Media Digest (2/10/2011) Reuters, WSJ, NYT, FT, Bloomberg

February 10, 2011 by Douglas A. McIntyre

Bernanke warned that sharp budget cuts could derail the recovery. (Reuters)

The Hong Kong exchange said it was open to mergers after marriages began between North American and European exchanges. (Reuters)

Facebook and Google (NASDAQ: GOOG) have both looked at deal to buy Twitter at a valuation which could be as high as $10 billion. (WSJ)

The Congressional Oversight Panel said Ken Feinberg did not do a good job revealing his practices as he cut Wall St. pay. (Reuters)

RealtyTrac said home foreclosures rose in January. (Reuters)

McAfee said Chinese hackers broke into the online files of five large multinational energy firms. (Reuters)

An ECB board member said rising commodity prices would not cause inflation. (News)

Hewlett-Packard (NYSE: HPQ) will launch its new table, “TouchPad” to compete with the Apple (NASDAQ: AAPL) iPad and Google Android-powered tablet PCs. (Reuters)

Cisco (NASDAQ: CSCO) caused concern among investors because of its weak earnings outlook. (Reuters)

Nokia (NYSE: NOK) canceled its new Meebo phone and admitted it will have big challenges ahead as it tries to compete in the smartphone business. (Reuters)

Activision Blizzard will drop its “Guitar Hero” video game line. (Reuters)

The London Stock Exchange merger with the Toronto exchange has pressured other exchanges to consider joining together. (Reuters)

PetroChina (NYSE: PTR) will pay $5.4 billion for Canadian gas assets. (Reuters)

Some investment firms may have been overcharged by currency trading operations at banks. (WSJ)

The New York Stock Exchange (NYSE: NYX) may be bought by Deutsche Borse. (WSJ)

Clearwire (NASDAQ: CLWR) will end its retail business and focus on WiMax infrastructure. (WSJ)

Some House Republicans say they are worried about troubled state deficits. (WSJ)

Corn futures rose sharply on news that crop supply will be smaller than expected. (WSJ)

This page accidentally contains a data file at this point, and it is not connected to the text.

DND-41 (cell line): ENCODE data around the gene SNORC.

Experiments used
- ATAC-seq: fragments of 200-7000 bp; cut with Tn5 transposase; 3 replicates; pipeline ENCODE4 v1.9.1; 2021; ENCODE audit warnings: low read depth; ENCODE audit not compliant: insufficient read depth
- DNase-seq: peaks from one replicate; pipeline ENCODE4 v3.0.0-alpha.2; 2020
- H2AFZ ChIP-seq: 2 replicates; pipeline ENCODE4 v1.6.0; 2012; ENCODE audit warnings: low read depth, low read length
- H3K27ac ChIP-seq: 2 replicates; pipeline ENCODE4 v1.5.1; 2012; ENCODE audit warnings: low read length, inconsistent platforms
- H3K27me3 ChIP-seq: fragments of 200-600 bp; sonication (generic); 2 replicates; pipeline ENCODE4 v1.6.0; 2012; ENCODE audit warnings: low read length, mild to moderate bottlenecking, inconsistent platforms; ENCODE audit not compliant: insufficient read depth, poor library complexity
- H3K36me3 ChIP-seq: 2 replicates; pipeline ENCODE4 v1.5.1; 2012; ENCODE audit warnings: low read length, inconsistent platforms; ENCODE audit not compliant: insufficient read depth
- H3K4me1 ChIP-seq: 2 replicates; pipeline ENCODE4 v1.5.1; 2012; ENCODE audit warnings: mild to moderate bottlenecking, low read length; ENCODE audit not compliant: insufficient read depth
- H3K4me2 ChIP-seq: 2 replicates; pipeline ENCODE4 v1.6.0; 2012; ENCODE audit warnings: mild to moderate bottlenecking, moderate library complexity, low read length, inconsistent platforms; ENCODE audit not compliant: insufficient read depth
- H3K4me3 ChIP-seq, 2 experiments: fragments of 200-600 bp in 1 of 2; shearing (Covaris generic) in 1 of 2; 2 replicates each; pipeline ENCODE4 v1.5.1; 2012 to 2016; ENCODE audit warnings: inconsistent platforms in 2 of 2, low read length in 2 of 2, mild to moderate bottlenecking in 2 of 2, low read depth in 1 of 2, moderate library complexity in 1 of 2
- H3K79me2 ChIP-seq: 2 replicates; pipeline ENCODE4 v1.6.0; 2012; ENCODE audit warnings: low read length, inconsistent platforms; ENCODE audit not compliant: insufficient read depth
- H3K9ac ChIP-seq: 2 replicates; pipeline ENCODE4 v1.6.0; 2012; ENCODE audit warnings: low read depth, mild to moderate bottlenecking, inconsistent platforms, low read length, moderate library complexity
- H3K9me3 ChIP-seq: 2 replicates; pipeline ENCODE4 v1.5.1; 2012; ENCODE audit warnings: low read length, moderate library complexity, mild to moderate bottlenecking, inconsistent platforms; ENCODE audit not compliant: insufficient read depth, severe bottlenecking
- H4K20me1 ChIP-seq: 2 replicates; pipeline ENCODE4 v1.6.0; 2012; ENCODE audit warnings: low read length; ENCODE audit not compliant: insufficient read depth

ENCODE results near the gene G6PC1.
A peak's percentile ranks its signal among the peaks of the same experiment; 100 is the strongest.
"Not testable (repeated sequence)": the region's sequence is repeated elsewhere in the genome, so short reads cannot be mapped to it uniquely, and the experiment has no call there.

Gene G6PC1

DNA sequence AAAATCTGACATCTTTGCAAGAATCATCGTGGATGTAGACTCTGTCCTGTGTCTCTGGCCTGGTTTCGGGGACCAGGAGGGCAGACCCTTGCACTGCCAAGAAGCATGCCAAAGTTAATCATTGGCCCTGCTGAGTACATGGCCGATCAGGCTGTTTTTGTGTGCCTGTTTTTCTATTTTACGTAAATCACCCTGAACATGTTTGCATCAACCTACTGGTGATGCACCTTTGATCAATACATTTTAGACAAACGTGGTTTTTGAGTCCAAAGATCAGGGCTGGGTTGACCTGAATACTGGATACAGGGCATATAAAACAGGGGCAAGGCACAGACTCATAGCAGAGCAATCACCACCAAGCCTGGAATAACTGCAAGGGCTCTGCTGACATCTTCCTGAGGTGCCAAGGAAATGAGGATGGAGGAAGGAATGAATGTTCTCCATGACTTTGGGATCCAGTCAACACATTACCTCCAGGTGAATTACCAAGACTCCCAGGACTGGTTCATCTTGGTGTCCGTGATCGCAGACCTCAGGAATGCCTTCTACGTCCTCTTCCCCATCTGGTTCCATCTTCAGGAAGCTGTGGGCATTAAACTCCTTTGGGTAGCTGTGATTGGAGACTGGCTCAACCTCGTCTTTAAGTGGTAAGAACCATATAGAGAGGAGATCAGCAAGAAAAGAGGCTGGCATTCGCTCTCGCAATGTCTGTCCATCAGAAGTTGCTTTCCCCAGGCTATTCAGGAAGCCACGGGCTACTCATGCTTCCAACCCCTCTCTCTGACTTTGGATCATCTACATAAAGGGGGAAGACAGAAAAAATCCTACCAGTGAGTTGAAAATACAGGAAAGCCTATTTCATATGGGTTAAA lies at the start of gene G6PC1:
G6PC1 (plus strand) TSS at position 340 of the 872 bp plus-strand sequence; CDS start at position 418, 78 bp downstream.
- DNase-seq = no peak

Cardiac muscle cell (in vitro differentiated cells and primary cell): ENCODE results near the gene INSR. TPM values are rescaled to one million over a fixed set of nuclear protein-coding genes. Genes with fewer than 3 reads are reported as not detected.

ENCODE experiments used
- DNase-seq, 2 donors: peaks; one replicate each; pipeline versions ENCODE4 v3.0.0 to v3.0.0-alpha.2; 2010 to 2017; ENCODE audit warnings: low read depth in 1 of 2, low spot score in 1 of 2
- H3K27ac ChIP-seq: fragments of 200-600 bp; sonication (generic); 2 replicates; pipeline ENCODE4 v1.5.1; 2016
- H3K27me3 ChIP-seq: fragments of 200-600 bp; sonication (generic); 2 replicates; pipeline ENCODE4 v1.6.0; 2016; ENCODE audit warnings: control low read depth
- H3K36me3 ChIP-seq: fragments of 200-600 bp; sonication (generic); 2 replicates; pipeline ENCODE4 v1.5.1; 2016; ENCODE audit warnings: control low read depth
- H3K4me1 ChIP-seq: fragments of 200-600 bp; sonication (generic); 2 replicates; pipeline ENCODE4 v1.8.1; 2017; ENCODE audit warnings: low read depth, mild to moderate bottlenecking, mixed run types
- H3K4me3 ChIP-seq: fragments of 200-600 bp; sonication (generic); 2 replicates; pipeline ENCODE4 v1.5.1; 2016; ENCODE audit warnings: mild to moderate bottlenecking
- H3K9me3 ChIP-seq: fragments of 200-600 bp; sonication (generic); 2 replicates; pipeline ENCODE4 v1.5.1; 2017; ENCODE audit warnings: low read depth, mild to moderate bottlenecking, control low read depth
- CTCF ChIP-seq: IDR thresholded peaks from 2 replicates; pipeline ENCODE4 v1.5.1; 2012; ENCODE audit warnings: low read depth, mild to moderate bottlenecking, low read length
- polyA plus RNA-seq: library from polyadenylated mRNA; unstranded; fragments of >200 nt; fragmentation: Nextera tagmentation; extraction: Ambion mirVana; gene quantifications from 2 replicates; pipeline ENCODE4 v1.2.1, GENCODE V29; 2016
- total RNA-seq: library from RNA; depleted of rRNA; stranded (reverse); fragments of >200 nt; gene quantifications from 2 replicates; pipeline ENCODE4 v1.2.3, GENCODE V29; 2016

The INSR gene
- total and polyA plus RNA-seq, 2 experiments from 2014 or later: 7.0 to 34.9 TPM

Nokia and Microsoft (NASDAQ: MSFT) are in discussions about jointly made smartphones. (WSJ)

Students taking Advanced Placement tests are posting extremely low scores. (WSJ)

Brazil will cut spending in an effort to undermine inflation. (WSJ)

Oil drilling in the US has risen sharply. (WSJ)

Whole Foods posted better-than-expected earnings. (WSJ)

A $4.1 billion charge against AIG (NYSE: AIG) earnings will sharply reduce earnings but clean its books for an IPO. (WSJ)

Short sales declined on Nasdaq shares. (WSJ)

Gazelle, a research firm, says Apple (NASDAQ: AAPL) iPhones hold their value better than most other smartphones sold on the market for used handsets. (WSJ)

AT&T (NYSE: T) is concerned about sales now that Verizon Wireless will sell the Apple iPhone. (NYT)

Medical device makers say US government regulations have hurt their market in the US. (NYT)

The US delay the AIG IPO until May. (FT)

The IMF’s independent auditor office said the agency missed warning signs of the financial crisis because it did not see risking in US and UK bank regulation and oversight. (FT)

Rio Tinto (NYSE: RTP) earnings grew due to the rising price of oil. (Bloomberg)

The CFO of Wells Fargo (NYSE: WFC) may receive as much as $22 million after he leaves. (Bloomberg)

China real estate developers have begun to operate outside Beijing and Shanghai to find unexploited markets and dodge regulations. (Bloomberg)

Douglas A. McIntyre